ISO: Film vs. Digital Sensor

Discussion in 'Canon EOS' started by jakestuart303, Jul 18, 2007.

  1. I grew up using a Rebel SII and about 2 years ago I went to an XTI and since
    then now have a 5D. My question is how does one digital sensor reproduce the
    effect of numerous film ISO ratings. Is it in the sensor or more done by the
    programing. I'm trying to explain what I think is going on to my father (who
    is not in any way computer literate) and failing miserably. Any help would be
    greatly appreciated!

    Jake
     
  2. it is done in the hardware. the image processor and all that good stuff. I think the image signals get different amplifications at different ISO settings.. the closest analogy that I can imagine is similar is an amplifier for music. you can take a weak signal and boost it but you will get lots of noise or take a strong signal and not boost it as much. and get better quality.
     
  3. Yes amplified signal. Then you get noise.
     
  4. Increasing the ISO is like turning up the volume on the stereo.
     
  5. Thanks a lot! My dad was an old stereo head and that will really make sense to him. You guys rock!
     
  6. Could someone explain to me what the term Noise means in reference to digital Photography? Althought iv been into photography for well over 10 years, I use Film. Thanks, Tim.
     
  7. Tim,

    http://www.dpreview.com/learn/?/Glossary/Digital_Imaging/Noise_01.htm
     
  8. Noise is mostly what's there when there is no signal. It's the result of random movement of electrons in the electronics due to thermal processes and the discrete nature of electron movement (shot noise). It's also due to the quantum nature of the statistics of photon arrival (poisson noise) at low light levels.

    It's the digital equivalent of "grain" in film images (though they don't look exactly the same).
     
  9. Indeed, increasing iso is like turning up the amplifier on a stereo when there's a cassette tape playing. The hiss in the background is noise. Think of quiet parts like dark areas in a photo, and loud parts like highlights in a photo. When the music is loud you don't hear the tape hiss. When the music is quiet and you turn up the volume, you start hearing tape hiss. Same goes for digital photography, you turn up the iso and things get noisy.
     
  10. Of course, on some Canon models (e.g.30D) the intermediate ISO settings are managed via computation, not amplifier feeds. The base ISO is that nearest the setting.
    -Mark
     
  11. As I understand it, noise is basically made-up pixels that are installed when the sensor doesn't get enough light to render anything.

    It is often compared to graininess in film images, but looks much different, as it has nothing to do with resolution, and it is also noticably colored (purple, blue, something in that area of the spectrum), and really square looking.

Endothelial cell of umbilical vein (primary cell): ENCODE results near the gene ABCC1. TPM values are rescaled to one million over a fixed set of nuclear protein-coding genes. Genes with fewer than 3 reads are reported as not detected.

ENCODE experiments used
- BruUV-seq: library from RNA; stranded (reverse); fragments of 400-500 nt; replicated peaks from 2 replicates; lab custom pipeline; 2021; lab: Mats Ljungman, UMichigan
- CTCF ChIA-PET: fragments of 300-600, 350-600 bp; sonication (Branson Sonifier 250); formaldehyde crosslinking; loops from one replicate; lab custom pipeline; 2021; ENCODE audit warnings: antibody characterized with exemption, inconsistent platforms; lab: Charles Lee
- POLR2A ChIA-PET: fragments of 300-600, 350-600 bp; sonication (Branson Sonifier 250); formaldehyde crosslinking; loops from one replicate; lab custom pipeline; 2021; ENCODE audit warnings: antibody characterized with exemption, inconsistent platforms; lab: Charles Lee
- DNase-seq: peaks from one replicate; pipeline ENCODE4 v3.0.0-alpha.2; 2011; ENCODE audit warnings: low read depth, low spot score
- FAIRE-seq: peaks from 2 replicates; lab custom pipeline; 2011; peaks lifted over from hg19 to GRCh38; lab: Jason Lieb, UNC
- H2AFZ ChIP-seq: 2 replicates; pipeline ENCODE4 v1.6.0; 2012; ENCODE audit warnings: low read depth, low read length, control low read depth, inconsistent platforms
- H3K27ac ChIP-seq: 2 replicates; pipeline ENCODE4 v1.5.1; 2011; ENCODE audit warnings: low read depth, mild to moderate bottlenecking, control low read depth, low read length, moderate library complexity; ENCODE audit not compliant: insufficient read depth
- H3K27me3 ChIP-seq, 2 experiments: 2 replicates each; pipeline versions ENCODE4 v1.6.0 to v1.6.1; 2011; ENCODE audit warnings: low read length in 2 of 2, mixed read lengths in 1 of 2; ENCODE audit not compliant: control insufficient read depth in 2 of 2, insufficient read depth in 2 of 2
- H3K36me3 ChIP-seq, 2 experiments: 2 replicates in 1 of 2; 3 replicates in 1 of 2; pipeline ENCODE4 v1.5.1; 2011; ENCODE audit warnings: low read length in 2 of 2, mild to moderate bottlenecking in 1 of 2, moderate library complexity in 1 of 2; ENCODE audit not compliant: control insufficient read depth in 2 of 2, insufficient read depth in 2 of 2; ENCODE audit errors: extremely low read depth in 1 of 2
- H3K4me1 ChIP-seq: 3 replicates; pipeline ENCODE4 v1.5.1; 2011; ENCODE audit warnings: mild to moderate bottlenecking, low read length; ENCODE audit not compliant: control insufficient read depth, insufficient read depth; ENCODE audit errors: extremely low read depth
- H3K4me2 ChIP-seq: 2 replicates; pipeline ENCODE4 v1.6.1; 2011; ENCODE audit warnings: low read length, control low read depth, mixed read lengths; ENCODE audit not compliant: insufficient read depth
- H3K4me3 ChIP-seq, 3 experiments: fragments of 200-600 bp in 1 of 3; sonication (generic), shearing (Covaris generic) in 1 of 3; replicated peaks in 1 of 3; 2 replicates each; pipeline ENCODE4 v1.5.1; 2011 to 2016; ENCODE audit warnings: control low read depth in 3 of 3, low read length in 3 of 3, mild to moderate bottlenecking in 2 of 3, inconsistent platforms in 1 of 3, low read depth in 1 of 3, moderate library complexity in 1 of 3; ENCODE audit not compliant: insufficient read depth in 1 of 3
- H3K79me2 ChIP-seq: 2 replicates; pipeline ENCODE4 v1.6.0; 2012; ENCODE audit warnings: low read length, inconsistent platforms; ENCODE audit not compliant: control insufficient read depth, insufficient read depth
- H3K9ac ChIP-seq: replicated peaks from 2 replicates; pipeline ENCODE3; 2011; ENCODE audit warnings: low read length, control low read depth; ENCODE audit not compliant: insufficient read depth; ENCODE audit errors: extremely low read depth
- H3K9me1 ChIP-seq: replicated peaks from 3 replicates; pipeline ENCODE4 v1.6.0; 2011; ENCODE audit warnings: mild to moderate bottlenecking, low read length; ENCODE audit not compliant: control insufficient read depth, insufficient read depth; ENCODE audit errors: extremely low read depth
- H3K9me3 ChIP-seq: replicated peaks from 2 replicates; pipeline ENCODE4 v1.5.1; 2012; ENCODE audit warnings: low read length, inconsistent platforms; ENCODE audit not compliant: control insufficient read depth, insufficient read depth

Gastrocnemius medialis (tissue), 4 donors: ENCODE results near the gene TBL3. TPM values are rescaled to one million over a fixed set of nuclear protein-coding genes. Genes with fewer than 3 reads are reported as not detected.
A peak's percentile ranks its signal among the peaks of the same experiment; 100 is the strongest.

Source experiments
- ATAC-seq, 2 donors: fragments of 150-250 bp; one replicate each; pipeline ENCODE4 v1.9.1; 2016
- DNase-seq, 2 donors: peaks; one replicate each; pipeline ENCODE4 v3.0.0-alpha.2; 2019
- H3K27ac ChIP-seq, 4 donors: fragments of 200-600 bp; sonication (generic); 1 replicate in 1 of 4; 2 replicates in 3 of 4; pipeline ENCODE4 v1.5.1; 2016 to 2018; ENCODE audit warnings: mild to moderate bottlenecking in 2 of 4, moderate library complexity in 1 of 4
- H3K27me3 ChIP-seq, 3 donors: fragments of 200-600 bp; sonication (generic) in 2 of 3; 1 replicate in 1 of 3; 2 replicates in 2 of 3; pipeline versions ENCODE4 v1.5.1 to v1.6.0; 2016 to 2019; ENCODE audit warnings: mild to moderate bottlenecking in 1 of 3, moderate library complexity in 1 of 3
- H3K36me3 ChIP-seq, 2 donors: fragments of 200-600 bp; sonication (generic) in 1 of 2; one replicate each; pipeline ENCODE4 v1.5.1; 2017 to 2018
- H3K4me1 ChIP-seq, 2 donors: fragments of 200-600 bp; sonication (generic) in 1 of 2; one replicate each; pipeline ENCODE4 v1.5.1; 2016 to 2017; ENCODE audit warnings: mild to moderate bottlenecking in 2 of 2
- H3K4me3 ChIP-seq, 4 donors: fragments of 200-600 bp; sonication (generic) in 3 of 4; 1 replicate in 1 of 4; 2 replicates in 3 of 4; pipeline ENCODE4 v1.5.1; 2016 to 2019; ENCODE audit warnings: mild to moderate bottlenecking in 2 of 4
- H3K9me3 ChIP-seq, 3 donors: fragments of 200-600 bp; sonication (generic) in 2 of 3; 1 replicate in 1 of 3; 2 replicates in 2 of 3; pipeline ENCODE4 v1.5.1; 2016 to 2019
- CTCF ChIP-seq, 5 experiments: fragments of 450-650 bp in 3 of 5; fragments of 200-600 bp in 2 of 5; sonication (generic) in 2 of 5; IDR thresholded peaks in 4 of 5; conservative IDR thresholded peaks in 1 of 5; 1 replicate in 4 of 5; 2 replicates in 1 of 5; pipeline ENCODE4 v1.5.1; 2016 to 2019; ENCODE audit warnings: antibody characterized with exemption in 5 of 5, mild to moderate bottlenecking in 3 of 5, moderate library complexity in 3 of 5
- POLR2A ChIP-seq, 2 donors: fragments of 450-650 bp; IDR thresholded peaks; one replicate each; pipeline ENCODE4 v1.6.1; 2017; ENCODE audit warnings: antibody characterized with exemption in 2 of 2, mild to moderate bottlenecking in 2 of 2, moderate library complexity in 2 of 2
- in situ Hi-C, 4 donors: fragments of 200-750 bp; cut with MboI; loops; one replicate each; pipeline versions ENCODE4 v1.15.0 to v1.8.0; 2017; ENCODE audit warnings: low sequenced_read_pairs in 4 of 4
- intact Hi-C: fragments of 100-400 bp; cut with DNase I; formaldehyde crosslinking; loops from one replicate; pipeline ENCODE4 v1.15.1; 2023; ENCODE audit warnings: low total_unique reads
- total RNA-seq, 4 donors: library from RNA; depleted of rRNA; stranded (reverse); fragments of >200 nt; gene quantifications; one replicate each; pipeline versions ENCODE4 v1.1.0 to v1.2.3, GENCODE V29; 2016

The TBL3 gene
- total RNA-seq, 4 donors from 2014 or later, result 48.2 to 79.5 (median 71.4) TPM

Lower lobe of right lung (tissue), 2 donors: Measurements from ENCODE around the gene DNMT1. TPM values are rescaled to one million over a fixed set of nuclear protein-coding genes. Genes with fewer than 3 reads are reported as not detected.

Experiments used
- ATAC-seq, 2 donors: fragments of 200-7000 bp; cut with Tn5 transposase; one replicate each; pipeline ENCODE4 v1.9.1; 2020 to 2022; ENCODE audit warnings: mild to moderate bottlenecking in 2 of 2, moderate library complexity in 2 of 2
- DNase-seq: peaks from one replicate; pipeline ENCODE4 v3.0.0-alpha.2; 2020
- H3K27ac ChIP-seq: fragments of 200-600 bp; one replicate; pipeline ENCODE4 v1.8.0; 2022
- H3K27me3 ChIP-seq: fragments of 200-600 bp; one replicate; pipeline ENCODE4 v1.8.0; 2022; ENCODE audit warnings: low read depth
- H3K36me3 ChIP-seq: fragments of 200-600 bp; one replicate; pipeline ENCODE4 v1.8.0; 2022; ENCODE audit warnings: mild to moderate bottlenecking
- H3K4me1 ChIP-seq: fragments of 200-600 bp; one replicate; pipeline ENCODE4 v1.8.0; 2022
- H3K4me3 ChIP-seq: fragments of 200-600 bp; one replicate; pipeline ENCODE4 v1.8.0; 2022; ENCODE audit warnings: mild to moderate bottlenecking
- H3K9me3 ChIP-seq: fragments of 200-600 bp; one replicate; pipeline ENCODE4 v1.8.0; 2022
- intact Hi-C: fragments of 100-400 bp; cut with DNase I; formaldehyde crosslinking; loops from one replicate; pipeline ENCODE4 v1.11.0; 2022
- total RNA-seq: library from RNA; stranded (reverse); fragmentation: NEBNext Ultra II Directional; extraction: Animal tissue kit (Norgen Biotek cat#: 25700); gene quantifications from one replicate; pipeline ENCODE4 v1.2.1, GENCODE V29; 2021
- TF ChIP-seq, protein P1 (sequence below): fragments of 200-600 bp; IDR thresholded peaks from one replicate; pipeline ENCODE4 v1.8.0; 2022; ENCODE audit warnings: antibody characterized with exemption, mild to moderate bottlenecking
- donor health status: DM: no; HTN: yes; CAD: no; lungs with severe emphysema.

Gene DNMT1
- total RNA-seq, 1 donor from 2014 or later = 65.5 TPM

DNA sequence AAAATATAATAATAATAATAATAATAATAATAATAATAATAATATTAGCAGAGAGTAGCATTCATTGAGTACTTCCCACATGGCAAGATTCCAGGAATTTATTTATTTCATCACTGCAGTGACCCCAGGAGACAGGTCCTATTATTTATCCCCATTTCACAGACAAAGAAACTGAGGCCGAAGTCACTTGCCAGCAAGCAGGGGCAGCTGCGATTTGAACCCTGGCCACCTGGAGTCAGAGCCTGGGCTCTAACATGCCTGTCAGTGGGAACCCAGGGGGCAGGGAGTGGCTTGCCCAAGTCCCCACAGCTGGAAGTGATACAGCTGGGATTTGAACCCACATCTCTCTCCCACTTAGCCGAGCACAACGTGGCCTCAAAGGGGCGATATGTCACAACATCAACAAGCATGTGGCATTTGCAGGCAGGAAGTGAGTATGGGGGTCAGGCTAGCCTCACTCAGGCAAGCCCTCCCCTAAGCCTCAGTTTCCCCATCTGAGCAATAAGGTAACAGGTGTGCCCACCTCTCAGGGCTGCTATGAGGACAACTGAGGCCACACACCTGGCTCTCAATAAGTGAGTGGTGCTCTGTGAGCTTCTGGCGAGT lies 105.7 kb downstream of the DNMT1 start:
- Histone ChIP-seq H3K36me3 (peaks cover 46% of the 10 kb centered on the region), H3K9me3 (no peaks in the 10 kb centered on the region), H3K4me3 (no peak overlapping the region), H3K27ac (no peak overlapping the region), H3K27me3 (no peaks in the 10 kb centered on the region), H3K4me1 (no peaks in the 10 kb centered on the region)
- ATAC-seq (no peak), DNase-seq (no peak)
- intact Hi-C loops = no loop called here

This is why I still prefer film for extremely low light shooting. Digital gets better all the time, though.

    Keith
     
  12. Bob I might be all wet but I thought that noise was increased by increasing the ISO. Noise was caused by the proximity of the pixels to each other on the chip as they are electronically interfering with each other. As the sensitivity(increase in ISO) is increased They interfere with each other more making more noise? Bill
     
  13. Hmm.. see I thought noise was what Bob said it was.. And that it was the deviation in the average result .. say red.. some get red. some get .. redish.. some pixels go crazy and get blue.. of course that is a result of the pixels (red ones green ones and blue ones) all getting different levels.. anyway.. the over all result is red .. on a red object.. but up close it looks like a red fuzzy flea race on TV when you have no signal.

    you get more of it when you turn up the ISO because you amplify the differences. I think :)
     
  14. With a low iso ; you have a good signal to noise ratio. With a super high iso setting; remember onw is boosting signal and the noise too; and one has a lower signal to noise ratio. Try recording whispers in a libary; and at chucky cheese during a kids birthday party.
     
  15. This set of lecture notes covers a lot of the different sources of noise in CMOS sensors:

    http://www.cse.yorku.ca/~visor/pdf/CMOS_3.pdf

    Bear in mind it is about 10 years old, so technology has moved on in many ways, and sensor performance has improved dramatically since then. However, it does cover a lot of the relevant ground.
     
  16. And depending on the white balance, different channels (R,G,B) get amplified different amounts, so the noise takes on the color of the most amplified channel (ignoring image processing). The green channel is also more noise resistant, since it has twice as many pixels.
     
  17. Tell your dad ,

    That the red ,green and blue color adjustment in a dslr is like the bass, mid, and treble in stereo, to further increase his understanding. hehehehe :D

    Cheers!
     
  18. Actually, I think all pixels are nominally amplified by the same amount (arranging anything else would be a nightmare for a chip designer). White balance adjustment is done in the digital domain using arithmetic. True, it can result in increased noise for a channel that is under-illuminated in the original image. It's slightly splitting hairs, but the effects of digital image processing are subtly different and complex in their own right.
     
  19. Given a 30D is the image actually better, cleaner or whatever at ISO 100 or 200? I have heard both from different people and some say 200 and 100 are exactly the same as far as quality, just that one is slower than the other. Any truth to this?
     
  20. Wait a second. 2 years ago you had an XTi? ?
     

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